The tech industry has been under increased scrutiny lately over the potential negative effects of its products.
Many critics are charging that smartphones, social networks, and other tech products and services are encouraging “addiction” — but that’s likely overstating the case. Few people’s interactions with their devices or services actually meet the definition of addiction.
The real problem with tech products is not that they encourage addiction, but that they’re annoying and disruptive — and that’s something tech companies need to fix.
The tech industry is experiencing a whole new wave of backlash and scrutiny.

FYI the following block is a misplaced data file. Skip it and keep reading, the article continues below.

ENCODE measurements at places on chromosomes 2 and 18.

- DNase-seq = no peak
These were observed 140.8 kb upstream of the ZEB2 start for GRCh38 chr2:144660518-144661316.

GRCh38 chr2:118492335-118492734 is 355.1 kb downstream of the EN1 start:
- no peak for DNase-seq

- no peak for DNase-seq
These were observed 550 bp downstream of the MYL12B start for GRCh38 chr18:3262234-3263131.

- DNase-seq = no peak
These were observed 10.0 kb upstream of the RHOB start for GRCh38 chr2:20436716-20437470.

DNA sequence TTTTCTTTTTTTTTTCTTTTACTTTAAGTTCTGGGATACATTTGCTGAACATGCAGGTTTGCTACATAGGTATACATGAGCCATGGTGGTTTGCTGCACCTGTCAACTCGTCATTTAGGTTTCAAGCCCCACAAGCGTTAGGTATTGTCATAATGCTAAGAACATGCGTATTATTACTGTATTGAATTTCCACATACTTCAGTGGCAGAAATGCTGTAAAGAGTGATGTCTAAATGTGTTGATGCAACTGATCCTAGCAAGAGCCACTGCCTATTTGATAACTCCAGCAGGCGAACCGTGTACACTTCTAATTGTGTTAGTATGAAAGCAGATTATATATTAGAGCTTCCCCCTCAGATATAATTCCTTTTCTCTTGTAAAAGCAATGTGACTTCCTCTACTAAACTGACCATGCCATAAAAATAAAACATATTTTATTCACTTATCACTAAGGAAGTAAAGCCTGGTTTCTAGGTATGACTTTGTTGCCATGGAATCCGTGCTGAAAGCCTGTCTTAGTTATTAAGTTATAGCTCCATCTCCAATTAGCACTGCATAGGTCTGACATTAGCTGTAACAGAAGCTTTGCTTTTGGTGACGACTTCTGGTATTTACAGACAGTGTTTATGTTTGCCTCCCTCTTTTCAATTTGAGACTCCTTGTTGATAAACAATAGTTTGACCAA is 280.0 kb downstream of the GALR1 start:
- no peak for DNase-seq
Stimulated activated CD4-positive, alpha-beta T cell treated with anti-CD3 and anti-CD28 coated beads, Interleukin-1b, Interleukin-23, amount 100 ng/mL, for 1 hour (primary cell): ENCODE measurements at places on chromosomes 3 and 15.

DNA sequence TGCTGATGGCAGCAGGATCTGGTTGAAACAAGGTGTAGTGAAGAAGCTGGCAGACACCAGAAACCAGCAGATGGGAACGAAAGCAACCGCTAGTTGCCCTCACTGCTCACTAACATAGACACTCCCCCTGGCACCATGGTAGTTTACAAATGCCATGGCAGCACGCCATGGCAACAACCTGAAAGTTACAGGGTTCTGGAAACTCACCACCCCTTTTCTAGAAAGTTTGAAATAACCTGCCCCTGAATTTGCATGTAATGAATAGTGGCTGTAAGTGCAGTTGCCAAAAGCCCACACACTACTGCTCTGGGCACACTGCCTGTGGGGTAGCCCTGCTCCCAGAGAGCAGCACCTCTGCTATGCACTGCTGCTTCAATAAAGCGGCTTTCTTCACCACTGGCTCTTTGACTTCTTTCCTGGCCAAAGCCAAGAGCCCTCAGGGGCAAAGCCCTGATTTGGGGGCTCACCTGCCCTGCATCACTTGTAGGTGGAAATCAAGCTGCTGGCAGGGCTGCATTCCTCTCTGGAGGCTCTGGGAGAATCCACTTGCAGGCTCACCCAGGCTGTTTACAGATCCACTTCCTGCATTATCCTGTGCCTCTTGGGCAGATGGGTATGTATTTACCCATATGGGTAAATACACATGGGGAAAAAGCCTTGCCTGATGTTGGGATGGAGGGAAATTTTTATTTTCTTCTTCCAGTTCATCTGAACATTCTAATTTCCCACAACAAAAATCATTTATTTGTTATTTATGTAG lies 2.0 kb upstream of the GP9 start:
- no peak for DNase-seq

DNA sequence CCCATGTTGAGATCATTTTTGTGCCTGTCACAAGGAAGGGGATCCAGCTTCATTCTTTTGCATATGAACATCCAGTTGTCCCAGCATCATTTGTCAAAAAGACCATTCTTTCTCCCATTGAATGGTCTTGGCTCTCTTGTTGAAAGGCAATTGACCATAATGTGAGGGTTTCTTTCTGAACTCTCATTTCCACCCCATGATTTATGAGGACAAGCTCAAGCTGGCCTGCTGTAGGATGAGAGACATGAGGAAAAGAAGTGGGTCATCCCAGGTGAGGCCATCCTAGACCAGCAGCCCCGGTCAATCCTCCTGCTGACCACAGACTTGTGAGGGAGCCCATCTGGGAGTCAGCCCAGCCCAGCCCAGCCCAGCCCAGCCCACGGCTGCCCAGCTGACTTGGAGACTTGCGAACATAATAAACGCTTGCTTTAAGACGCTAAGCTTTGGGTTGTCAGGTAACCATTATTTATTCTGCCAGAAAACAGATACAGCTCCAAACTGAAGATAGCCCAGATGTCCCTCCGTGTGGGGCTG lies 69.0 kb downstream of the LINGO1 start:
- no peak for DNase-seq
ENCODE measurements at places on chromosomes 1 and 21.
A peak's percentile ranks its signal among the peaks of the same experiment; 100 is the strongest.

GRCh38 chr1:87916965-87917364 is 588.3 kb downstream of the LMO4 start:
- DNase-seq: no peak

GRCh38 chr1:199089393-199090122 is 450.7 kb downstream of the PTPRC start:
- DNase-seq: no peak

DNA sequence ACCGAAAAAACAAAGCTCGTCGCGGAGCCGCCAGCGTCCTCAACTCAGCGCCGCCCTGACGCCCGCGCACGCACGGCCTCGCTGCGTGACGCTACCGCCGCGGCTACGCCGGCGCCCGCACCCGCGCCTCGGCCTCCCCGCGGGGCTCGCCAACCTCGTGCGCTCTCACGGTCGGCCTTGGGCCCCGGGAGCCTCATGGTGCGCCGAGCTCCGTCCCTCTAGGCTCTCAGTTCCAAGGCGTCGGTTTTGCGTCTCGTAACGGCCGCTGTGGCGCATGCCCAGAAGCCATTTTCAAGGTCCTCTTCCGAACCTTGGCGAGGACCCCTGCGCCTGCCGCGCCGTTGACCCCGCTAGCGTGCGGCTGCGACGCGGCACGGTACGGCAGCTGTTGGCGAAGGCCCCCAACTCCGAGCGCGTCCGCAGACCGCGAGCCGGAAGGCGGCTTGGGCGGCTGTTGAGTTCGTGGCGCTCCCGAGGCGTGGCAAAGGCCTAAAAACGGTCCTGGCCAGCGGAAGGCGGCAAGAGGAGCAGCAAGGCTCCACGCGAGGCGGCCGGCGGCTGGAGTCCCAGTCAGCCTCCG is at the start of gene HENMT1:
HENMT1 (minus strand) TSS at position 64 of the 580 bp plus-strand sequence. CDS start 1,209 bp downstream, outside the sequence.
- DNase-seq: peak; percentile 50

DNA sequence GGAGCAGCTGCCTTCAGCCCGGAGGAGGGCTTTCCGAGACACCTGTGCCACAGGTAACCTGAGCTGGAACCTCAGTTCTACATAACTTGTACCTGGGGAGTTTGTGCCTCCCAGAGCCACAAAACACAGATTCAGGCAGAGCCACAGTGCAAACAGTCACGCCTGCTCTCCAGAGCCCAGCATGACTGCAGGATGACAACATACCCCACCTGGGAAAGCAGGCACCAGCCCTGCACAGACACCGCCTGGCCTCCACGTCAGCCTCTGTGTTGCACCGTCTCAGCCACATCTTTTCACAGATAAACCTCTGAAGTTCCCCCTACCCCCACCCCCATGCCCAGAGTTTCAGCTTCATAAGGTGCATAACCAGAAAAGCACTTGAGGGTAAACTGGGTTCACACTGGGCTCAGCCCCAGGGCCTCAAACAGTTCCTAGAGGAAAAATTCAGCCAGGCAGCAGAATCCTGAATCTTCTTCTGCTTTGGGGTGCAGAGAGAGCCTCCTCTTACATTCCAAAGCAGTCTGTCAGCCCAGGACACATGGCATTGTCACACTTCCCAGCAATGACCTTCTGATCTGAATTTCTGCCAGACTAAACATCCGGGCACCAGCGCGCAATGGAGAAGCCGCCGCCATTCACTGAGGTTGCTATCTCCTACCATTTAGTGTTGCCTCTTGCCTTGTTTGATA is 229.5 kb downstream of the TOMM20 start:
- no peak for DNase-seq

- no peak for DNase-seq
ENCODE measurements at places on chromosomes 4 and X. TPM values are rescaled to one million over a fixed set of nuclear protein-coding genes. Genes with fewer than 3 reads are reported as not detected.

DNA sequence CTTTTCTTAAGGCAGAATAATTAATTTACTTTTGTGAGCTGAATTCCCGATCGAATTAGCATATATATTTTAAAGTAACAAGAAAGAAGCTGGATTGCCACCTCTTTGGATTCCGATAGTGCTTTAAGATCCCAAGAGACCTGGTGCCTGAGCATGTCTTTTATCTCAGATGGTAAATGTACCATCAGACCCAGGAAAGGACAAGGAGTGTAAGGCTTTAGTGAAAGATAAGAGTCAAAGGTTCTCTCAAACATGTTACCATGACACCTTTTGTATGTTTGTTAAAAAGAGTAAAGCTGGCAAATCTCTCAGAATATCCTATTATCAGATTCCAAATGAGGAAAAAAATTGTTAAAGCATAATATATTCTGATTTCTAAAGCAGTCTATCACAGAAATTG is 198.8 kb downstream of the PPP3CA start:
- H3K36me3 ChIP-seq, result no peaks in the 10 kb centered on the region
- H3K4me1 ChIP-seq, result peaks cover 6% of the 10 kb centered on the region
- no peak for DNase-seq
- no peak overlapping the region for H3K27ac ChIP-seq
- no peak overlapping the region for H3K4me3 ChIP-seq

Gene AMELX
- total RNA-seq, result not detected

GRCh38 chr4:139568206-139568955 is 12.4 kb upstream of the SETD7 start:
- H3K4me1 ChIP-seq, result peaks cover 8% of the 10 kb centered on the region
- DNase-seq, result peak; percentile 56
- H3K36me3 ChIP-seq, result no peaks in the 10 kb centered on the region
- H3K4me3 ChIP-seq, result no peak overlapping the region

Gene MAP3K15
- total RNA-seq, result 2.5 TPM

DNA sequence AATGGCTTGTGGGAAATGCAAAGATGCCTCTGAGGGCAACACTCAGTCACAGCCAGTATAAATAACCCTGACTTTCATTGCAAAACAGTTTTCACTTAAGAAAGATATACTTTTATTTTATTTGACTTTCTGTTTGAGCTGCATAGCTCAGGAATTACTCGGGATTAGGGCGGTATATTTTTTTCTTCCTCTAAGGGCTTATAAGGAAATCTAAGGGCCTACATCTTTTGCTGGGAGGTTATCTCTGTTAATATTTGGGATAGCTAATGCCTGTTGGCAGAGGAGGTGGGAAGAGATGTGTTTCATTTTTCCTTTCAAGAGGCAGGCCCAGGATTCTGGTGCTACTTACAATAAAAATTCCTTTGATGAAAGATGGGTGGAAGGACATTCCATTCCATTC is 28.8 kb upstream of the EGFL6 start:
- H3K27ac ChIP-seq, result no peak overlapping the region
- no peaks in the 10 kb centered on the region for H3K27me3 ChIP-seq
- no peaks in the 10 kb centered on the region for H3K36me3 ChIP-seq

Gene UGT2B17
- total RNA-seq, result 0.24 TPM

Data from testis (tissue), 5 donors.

This time, it’s not about fake news or Nazis spreading venom on Twitter. Instead, the focus is on the harmful effects tech products have on users — and the charge that use of the gadgets and services is leading to addiction, perhaps intentionally.
Earlier this month, for example, a group of Apple shareholders expressed concern that kids were become addicted to their iPhones and urged the company to do something about it. Last fall, former Facebook executive Chamath Palihapitiya charged that social networks were “destroying how society works.” Meanwhile, Tristan Harris, a former design ethicist at Google, has been repeatedly beating the drum about tech addiction, …read more
Source:: Businessinsider – Technology
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